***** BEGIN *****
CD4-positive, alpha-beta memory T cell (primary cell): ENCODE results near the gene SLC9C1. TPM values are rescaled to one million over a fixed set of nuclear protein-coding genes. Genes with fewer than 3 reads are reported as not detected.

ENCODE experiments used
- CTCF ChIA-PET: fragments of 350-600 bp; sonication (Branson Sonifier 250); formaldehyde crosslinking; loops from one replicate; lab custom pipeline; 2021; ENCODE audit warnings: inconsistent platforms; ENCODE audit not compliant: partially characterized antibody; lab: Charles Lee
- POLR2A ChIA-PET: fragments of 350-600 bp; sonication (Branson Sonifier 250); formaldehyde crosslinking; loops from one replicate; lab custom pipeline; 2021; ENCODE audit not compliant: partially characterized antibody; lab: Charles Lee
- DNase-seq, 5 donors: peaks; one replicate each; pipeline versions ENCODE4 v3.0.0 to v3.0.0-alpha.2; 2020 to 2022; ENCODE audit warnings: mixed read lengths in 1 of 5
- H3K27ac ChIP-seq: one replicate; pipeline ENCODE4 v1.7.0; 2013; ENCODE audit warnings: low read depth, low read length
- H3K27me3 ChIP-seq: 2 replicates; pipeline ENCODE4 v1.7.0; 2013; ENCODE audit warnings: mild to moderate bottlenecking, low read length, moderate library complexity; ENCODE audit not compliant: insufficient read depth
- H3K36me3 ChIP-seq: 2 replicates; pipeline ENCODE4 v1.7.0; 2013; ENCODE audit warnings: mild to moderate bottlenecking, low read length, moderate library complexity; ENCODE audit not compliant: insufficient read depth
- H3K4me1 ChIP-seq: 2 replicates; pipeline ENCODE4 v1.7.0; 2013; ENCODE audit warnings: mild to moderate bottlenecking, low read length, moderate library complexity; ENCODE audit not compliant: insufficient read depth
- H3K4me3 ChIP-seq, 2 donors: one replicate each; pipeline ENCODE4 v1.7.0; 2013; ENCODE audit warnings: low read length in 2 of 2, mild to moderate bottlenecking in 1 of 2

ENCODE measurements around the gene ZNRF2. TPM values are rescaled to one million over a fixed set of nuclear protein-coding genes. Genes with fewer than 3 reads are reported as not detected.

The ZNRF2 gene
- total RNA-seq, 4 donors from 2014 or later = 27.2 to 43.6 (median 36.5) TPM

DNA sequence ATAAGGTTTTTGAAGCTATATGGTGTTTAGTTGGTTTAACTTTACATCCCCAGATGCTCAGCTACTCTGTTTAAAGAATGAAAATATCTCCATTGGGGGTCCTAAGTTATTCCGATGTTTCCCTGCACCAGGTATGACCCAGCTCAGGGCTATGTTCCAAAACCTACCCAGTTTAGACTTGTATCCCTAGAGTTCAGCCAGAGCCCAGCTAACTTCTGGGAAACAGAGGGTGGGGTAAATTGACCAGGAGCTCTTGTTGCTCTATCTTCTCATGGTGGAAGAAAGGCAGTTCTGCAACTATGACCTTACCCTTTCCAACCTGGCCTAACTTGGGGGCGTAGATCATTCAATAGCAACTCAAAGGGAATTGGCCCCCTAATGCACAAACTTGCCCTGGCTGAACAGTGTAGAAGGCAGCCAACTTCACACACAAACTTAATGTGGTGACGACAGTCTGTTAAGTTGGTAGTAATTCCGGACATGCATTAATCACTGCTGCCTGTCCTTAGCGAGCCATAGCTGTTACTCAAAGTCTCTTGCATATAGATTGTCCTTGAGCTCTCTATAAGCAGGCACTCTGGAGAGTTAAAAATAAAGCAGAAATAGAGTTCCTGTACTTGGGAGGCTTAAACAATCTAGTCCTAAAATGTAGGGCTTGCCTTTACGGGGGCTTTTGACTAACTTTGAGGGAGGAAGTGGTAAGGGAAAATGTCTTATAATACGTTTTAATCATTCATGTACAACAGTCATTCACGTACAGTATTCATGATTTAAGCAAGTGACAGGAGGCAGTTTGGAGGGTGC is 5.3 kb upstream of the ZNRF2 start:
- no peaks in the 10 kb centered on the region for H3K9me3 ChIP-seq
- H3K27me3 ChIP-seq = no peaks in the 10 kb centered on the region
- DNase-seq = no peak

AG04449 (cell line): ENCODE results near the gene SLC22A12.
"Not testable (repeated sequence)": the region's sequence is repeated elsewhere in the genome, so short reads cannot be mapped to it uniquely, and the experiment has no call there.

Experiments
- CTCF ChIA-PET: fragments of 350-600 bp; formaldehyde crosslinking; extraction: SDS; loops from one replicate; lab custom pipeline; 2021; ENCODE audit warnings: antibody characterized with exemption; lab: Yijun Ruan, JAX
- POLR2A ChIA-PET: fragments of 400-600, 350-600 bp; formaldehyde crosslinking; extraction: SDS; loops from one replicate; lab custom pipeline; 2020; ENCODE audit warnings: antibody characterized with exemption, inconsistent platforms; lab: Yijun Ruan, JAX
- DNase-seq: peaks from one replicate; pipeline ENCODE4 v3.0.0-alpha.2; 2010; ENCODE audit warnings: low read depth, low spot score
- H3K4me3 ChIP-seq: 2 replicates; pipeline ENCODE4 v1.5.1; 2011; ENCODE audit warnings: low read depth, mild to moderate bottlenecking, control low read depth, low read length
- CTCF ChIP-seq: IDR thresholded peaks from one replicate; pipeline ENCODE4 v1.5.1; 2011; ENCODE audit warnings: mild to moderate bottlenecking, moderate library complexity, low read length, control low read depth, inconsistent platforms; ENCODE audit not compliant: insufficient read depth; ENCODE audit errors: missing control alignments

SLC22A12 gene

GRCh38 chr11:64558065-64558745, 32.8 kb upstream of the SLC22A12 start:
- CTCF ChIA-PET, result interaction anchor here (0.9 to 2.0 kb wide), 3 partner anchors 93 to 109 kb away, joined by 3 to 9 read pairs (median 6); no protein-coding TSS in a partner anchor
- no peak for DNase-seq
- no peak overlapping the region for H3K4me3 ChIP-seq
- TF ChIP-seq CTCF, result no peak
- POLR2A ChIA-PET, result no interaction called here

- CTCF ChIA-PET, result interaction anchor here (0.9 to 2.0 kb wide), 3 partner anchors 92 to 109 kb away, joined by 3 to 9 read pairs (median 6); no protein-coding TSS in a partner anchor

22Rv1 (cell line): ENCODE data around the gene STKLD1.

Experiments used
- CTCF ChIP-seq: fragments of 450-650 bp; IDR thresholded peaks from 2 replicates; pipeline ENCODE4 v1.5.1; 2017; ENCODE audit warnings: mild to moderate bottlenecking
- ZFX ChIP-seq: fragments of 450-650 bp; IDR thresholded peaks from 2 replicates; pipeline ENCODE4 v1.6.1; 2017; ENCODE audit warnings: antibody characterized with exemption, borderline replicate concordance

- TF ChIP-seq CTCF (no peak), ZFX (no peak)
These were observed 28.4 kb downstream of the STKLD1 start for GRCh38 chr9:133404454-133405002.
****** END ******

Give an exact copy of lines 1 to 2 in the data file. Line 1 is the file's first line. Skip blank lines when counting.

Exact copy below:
CD4-positive, alpha-beta memory T cell (primary cell): ENCODE results near the gene SLC9C1. TPM values are rescaled to one million over a fixed set of nuclear protein-coding genes. Genes with fewer than 3 reads are reported as not detected.

ENCODE experiments used